Khan is able to collect the stories of various female Muslim writers who cover a variety of topics; from race, to sexuality, to fashion and the media, the common thread which runs through all of them is the perception-or lack of-of Muslim women in modern Britain. Frequently marginalised, perpetually fetishized, forever seen via the narrow prism of their burqa, alternatively used as the stick with which to beat Muslim men for their perceived innate misogyny or for their lack of integration, we are forever hearing stories about Muslim women, but never hearing from Muslim women themselves and even when we do, their stories are so sanitised that they are rendered completely artificial.
A number of key themes are explored within the various articles in the book. One of the central ones is the commodification of the burqa in the fashion industry, one where the promotion of Muslim women in fashion outlets is driven by making money rather than from a sincere desire to diversify the representation of non-white women in fashion. The other key theme is around the expectations set around Muslim in the media. They are either expected to have some sort of ‘Muslim agenda’ or are expected so bland or neutral in their political leanings or opinions that any deviation from this leads to their immediate castigation; they are allowed to have an opinion so long as they don’t upset the apple cart, any sympathy or views they express, however nuanced, outside of the immediately leads to their demonisation, to their association with Islamic terrorism or of being anti-Western.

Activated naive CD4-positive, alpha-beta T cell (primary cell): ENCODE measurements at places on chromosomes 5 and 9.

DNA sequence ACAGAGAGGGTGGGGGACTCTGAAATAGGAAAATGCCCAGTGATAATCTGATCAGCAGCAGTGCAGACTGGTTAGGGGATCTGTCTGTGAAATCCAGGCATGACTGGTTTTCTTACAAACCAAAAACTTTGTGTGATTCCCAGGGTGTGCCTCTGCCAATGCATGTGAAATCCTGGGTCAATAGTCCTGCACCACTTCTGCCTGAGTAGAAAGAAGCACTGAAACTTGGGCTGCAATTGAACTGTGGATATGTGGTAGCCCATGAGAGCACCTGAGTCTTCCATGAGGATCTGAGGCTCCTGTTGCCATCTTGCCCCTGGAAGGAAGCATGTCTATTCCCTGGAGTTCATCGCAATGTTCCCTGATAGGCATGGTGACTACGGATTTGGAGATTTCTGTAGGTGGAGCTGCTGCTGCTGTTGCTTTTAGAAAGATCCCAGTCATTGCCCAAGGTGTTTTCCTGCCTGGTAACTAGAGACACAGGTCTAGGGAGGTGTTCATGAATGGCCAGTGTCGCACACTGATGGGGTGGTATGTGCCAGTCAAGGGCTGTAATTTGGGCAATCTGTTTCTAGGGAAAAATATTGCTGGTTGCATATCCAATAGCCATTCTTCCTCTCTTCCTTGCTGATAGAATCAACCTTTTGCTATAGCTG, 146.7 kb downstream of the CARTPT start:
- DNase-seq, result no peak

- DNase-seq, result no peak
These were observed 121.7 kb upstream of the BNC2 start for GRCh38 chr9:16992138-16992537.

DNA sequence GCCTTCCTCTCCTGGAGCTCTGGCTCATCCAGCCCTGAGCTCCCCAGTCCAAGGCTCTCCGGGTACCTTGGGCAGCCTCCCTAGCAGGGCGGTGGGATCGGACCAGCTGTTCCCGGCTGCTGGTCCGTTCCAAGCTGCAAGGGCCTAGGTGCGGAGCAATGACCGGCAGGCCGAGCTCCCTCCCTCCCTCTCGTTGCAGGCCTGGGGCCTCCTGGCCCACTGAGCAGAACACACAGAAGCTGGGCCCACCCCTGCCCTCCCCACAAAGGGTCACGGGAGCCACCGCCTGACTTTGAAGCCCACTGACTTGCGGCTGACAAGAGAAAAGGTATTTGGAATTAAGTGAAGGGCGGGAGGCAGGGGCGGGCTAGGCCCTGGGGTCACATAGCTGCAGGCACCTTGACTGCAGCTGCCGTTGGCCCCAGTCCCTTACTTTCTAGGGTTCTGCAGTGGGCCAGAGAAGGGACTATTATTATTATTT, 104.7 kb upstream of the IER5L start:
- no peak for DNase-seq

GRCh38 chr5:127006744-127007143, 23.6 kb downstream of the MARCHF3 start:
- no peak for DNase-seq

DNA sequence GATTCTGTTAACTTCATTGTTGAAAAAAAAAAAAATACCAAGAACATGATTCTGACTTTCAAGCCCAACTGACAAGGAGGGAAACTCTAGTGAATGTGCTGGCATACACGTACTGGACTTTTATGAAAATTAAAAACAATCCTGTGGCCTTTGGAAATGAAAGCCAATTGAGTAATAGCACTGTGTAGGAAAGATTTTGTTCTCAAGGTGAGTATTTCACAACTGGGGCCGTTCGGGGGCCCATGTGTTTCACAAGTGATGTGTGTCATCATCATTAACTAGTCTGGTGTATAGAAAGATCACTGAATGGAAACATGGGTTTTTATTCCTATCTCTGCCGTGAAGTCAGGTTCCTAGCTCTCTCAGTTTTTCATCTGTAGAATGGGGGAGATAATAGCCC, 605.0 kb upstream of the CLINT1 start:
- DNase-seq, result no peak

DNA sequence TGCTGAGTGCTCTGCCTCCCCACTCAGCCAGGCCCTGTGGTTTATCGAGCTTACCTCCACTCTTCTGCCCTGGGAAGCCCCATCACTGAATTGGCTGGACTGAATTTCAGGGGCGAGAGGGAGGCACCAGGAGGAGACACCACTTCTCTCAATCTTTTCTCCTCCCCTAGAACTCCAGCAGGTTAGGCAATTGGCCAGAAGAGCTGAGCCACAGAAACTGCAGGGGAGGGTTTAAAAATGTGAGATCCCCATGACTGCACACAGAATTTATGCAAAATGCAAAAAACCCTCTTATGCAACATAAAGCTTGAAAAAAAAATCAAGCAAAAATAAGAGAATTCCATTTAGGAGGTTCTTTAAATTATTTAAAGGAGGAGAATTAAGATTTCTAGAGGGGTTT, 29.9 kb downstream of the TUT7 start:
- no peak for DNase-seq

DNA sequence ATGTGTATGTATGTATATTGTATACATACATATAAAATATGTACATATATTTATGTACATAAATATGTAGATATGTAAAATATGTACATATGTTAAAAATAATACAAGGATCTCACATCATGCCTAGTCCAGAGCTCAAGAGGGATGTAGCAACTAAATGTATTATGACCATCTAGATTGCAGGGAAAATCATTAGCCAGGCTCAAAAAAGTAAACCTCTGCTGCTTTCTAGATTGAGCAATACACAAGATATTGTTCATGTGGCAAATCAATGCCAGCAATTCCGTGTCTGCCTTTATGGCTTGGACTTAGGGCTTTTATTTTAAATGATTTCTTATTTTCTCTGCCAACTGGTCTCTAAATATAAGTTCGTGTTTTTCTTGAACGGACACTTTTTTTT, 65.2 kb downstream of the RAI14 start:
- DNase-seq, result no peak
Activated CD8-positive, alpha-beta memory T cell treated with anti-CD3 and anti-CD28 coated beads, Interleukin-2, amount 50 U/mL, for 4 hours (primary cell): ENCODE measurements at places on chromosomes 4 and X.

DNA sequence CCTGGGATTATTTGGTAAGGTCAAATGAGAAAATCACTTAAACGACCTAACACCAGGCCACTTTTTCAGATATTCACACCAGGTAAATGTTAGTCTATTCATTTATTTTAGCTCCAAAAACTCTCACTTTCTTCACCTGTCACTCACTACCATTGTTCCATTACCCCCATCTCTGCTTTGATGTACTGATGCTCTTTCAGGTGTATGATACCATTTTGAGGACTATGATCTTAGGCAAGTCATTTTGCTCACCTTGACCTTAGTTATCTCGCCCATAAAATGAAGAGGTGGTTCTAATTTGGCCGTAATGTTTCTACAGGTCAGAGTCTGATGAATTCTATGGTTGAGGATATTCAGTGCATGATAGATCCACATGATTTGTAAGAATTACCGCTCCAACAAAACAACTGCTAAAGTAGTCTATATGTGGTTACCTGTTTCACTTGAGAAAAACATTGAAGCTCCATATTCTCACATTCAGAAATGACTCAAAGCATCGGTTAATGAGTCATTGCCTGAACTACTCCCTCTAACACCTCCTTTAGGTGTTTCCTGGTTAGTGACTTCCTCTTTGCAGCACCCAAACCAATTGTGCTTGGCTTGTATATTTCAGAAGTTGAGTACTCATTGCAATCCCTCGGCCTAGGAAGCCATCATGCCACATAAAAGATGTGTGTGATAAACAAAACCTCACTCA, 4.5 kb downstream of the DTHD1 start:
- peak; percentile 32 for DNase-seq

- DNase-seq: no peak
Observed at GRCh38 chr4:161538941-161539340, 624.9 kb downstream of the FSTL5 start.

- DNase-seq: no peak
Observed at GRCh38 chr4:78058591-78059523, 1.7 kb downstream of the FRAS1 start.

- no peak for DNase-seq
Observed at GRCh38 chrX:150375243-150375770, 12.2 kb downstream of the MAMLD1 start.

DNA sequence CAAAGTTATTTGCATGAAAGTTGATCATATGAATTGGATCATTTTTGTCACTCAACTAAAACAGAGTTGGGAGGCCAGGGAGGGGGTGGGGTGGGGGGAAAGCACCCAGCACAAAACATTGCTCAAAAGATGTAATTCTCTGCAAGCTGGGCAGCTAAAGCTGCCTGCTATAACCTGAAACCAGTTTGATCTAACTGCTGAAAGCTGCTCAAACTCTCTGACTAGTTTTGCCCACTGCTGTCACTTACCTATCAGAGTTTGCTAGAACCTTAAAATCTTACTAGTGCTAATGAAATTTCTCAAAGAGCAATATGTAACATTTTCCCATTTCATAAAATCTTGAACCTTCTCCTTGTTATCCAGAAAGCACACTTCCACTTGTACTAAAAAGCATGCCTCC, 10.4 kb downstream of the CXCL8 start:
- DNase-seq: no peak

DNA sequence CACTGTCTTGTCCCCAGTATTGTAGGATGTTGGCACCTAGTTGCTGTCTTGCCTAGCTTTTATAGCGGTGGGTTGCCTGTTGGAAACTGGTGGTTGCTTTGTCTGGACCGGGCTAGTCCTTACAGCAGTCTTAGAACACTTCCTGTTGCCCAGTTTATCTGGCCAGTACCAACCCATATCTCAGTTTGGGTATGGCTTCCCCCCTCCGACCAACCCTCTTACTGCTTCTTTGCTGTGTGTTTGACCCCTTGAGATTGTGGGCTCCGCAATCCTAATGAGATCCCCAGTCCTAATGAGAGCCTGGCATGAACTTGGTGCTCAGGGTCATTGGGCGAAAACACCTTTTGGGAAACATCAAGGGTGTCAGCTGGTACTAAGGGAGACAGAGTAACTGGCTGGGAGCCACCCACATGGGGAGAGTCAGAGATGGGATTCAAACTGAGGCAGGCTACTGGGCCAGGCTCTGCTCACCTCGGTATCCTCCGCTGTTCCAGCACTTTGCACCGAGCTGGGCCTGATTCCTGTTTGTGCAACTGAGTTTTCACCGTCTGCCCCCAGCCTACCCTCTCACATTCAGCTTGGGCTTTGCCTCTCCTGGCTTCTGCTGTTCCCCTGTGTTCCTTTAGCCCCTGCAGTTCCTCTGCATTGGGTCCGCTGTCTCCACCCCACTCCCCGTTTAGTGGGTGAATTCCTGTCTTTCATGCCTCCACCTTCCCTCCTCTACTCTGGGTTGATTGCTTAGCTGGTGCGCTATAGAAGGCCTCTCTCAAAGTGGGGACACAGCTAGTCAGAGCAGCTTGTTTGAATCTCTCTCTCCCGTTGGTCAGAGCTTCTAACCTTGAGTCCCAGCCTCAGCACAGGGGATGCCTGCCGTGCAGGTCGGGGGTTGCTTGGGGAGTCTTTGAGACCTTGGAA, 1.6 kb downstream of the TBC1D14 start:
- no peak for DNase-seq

As one of the writers states, Muslim women experience the triple barrier of being a woman, being an ethnic minority and being Muslim-a fourth one could be added of-for those who wear one-the burqa and all of the stereotypes and negative connotations it brings. So book such as this, which allow Muslim women to express themselves and give them a voice, which allow them to break free from the stereotypes which constrain them, are vital in allowing others to understand the issues and concerns they experience and for them to regain their sense of humanity.